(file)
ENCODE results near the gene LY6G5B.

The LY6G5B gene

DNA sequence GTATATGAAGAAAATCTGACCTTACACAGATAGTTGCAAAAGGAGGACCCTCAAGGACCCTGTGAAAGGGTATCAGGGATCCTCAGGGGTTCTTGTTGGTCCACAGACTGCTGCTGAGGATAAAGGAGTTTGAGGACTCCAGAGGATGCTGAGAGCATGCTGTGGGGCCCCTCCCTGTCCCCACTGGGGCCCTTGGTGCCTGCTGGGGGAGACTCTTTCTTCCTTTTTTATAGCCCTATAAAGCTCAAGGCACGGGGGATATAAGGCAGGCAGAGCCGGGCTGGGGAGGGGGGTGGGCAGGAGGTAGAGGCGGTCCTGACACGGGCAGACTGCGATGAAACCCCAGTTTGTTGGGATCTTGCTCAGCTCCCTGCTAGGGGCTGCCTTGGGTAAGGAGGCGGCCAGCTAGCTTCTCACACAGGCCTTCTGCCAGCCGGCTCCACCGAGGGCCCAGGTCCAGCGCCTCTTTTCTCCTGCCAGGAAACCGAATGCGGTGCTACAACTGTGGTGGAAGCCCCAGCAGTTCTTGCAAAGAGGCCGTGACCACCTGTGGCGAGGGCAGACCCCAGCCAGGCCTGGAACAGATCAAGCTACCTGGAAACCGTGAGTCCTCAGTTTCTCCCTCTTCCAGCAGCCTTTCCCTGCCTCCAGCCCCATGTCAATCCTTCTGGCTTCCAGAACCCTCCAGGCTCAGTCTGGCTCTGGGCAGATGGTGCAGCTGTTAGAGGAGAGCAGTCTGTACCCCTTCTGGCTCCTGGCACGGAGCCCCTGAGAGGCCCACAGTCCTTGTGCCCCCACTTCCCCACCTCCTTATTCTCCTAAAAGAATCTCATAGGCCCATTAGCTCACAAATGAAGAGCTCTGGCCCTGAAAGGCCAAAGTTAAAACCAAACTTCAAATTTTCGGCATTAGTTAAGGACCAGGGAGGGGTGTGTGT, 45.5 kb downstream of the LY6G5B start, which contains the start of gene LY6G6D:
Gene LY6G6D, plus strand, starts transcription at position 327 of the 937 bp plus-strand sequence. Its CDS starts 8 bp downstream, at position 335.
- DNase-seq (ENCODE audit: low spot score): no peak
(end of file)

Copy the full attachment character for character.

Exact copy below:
ENCODE results near the gene LY6G5B.

The LY6G5B gene

DNA sequence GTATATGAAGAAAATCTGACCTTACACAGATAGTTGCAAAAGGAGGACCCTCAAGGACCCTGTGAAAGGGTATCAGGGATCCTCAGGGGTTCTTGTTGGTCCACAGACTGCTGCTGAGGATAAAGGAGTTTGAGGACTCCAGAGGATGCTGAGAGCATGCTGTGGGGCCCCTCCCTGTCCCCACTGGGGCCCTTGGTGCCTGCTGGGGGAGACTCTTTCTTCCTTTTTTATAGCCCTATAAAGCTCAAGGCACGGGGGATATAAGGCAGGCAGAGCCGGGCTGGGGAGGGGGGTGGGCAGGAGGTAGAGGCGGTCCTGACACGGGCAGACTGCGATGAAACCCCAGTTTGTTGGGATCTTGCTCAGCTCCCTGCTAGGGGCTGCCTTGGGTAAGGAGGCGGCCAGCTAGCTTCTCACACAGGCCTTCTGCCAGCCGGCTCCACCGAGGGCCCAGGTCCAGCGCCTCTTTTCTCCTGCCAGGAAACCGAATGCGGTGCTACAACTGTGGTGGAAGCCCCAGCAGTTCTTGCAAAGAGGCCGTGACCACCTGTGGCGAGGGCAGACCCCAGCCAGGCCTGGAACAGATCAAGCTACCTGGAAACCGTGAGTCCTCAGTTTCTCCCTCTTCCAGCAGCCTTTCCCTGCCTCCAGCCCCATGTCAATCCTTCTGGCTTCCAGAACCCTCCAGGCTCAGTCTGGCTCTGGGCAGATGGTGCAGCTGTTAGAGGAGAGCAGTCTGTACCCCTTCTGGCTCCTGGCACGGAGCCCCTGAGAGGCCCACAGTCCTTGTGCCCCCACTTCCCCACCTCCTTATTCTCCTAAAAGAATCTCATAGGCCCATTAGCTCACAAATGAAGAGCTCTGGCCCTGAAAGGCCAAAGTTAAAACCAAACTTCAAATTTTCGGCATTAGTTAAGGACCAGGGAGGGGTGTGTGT, 45.5 kb downstream of the LY6G5B start, which contains the start of gene LY6G6D:
Gene LY6G6D, plus strand, starts transcription at position 327 of the 937 bp plus-strand sequence. Its CDS starts 8 bp downstream, at position 335.
- DNase-seq (ENCODE audit: low spot score): no peak